GMJ: What creates that level of engagement? What prevents brand "divorce"?
McEwen: Engagement is both a rational and emotional connection between a customer and a brand. (See sidebar "Levels of Customer Engagement.") The foundation of this relationship is Confidence. Fail to deliver on Confidence, and ultimately the relationship is not only in jeopardy, it's likely to deteriorate. Then there's Integrity -- the belief that if anything goes wrong, "I know you'll stand behind it. I know you'll fix it. I know I can count on you." Third is Pride -- a reciprocal feeling that "I'm proud to be here, and you're proud to have me." And then ultimately, there's Passion -- "I consider your brand irreplaceable in my life. I don't need to look anywhere else, and I don't want to look anywhere else."
Back to the marriage metaphor -- that's what a good marriage is. A marriage without a bedrock of faith and confidence in each other is doomed. In a brand relationship, I don't believe that Passion is possible long-term without Confidence. That's divorce court. You must have strong feelings of Confidence, Integrity, Pride, and Passion to be engaged with -- or married to -- a brand.
GMJ: How does a brand create Confidence, Integrity, Pride, and Passion?
McEwen: The first step is creating a powerful brand promise -- but, important to note, a promise you can actually keep. BMW, for instance, has maintained a singularity of focus on its brand performance and on how the product handles. A BMW feels and drives like a BMW, always.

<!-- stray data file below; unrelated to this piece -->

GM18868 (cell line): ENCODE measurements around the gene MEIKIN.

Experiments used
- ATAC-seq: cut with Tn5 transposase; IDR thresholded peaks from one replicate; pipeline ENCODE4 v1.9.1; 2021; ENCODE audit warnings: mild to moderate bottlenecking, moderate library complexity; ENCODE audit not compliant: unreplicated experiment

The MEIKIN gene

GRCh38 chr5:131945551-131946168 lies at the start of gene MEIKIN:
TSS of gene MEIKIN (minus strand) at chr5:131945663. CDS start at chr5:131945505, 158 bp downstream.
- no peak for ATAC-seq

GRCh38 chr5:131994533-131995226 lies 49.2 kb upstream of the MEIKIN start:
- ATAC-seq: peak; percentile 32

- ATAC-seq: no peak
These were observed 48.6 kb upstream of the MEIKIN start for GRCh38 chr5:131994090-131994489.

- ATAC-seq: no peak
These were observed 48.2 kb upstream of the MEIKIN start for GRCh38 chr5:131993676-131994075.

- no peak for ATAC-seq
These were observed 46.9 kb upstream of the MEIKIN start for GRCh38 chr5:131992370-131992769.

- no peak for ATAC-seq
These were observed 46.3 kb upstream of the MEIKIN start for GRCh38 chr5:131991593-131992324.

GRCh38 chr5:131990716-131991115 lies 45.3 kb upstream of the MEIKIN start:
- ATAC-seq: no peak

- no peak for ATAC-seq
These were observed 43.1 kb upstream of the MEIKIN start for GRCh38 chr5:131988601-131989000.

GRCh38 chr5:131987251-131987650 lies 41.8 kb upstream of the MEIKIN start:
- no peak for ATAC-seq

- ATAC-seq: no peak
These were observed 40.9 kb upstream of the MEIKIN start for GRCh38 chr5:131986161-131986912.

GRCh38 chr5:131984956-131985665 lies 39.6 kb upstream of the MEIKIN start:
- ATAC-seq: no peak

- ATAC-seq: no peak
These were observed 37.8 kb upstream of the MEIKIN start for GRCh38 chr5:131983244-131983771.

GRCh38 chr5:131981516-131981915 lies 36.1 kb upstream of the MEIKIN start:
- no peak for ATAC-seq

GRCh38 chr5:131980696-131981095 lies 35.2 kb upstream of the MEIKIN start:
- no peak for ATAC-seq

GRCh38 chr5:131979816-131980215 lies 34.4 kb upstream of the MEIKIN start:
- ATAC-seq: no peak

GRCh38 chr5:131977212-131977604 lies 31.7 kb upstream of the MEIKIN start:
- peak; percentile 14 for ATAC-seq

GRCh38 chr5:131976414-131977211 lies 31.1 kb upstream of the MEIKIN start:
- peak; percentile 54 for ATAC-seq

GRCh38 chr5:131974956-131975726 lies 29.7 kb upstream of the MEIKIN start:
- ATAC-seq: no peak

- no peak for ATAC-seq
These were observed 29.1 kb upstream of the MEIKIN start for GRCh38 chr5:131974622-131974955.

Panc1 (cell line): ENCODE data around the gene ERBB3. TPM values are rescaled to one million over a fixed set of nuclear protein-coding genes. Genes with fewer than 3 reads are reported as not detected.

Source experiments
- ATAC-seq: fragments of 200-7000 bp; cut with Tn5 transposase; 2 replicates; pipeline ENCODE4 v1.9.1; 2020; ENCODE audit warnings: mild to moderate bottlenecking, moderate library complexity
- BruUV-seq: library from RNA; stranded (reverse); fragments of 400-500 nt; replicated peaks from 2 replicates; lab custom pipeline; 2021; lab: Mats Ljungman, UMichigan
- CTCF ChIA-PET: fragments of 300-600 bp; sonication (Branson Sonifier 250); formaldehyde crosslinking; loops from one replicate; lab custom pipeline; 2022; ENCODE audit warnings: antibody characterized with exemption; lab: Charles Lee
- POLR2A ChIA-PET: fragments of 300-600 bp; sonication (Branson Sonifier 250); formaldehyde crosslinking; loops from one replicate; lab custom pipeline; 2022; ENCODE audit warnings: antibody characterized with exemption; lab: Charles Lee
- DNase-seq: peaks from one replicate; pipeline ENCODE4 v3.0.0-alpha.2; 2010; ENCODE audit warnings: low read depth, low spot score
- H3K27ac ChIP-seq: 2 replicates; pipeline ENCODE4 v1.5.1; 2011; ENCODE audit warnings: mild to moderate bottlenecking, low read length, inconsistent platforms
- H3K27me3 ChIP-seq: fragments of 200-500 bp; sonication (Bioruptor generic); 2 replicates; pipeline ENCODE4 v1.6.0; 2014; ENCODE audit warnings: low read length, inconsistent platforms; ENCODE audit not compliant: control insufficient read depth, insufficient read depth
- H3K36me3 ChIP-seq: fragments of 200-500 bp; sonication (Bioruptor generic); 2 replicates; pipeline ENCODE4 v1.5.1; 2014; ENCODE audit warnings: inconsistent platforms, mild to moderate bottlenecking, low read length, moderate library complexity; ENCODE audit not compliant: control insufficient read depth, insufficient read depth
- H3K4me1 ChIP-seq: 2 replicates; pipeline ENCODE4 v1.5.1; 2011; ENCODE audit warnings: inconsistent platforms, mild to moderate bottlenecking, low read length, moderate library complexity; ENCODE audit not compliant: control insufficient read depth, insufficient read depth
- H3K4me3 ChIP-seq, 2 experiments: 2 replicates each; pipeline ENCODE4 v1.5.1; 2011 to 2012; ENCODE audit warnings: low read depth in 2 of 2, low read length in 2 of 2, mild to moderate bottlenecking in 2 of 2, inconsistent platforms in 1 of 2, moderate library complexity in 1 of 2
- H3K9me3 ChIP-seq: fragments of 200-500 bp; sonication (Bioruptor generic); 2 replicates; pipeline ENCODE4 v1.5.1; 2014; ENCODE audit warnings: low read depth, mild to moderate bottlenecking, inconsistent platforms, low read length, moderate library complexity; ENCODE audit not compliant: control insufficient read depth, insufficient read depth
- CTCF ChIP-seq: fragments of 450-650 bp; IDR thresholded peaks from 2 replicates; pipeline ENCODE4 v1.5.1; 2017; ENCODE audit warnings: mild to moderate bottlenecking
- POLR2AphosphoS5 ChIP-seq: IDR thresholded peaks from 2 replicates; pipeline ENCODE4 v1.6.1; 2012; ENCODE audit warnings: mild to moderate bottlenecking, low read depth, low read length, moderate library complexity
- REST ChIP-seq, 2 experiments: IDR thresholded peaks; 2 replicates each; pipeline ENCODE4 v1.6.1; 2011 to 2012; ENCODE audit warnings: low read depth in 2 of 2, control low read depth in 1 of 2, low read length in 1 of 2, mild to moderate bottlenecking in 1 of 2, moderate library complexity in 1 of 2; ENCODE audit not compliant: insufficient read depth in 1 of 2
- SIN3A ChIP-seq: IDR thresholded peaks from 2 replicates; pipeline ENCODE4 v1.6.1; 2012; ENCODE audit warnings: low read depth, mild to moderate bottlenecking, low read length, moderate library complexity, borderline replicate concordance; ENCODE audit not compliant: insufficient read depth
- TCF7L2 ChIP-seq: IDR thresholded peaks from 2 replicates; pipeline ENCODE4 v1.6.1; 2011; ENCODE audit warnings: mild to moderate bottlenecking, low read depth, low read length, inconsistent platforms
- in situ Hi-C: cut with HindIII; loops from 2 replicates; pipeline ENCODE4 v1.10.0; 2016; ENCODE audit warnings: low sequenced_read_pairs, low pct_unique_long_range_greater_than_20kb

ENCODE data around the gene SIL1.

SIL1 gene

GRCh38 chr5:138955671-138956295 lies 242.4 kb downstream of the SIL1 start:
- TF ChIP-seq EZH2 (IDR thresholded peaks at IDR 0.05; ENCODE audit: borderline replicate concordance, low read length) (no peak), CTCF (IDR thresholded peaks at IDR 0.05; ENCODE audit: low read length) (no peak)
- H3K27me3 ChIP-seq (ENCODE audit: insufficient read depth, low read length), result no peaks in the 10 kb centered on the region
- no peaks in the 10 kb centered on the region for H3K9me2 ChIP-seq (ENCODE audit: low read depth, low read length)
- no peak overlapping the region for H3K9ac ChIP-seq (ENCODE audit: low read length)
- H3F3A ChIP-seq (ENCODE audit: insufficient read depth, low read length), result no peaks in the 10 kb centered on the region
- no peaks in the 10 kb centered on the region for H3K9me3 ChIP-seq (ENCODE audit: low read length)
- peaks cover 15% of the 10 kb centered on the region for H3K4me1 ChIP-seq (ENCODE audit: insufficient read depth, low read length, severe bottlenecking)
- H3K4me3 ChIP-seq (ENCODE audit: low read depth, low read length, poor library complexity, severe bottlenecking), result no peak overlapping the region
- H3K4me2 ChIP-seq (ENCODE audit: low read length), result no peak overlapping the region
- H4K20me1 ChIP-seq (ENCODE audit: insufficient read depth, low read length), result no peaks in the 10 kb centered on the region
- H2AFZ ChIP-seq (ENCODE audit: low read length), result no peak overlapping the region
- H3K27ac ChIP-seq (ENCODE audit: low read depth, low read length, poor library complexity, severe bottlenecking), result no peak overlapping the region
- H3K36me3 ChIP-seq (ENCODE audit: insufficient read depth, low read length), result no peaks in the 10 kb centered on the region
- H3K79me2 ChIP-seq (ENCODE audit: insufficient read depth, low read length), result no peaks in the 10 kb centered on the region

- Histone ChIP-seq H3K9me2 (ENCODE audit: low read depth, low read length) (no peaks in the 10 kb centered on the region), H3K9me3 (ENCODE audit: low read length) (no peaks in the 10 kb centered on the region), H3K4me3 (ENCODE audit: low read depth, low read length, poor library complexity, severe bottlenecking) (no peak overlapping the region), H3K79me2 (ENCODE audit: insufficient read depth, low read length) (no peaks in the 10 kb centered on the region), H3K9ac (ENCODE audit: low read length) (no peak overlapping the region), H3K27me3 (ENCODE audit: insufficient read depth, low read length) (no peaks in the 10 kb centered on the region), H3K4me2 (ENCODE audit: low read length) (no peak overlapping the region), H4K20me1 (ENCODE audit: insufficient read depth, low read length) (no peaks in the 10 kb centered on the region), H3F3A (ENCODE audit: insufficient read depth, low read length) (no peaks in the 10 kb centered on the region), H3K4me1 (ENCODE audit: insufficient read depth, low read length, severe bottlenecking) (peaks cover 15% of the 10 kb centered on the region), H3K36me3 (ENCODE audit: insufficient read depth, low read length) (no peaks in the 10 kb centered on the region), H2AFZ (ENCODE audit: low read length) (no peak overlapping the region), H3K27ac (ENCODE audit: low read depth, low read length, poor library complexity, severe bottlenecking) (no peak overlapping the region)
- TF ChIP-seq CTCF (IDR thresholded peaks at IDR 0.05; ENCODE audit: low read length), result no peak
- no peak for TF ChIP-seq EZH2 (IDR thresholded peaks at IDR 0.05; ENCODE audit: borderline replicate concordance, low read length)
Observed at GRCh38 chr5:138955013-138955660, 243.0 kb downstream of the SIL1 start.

The problem comes when companies look to reach beyond where they currently are and try to be everything to everyone. Most companies have a difficult time sticking to a core brand promise because they're always looking to expand their customer base, either by entering new territories or introducing new products -- thereby reaching previously untapped markets.
However, in doing that, a brand may expand its promise to the point that it loses its core meaning. It risks looking like Chevrolet, with a small Chevy and a big Chevy and a fast Chevy and a truck Chevy. Then suddenly, customers are wondering, "What's a Chevrolet?" At that point, the brand promise becomes fuzzy -- even generic. You don't want your brand to be just a hotel, just a car, just a bank -- you want your brand to be clearly differentiated in what it offers customers, emotionally as well as rationally.
The only way to differentiate the brand is to begin with a well-articulated brand promise -- by saying exactly what it is that you want your brand to be and how that makes it different from all other brands. Then, of course, comes the really hard part. You have to think about every one of your customer touchpoints and ask yourself, "Just how well are we delivering on that core promise?" If you're not delivering on your core promise, you might as well forget about making the promise. A promise unfulfilled cannot support a brand marriage.
GMJ: What happens to customers when they feel the brand promise has been broken?
McEwen: If your business message bounces from "We're this" to "We're that," you confuse your current customers, your prospects, and importantly, your own people. When this happens, employees don't know exactly what they're supposed to be delivering or how they're supposed to deliver it. Your current customers may feel that, in its pursuit of new markets, your company doesn't care about them any more. One of the first requirements is to articulate what your promise is, how it makes you different, and exactly what that implies for all the people who work for you.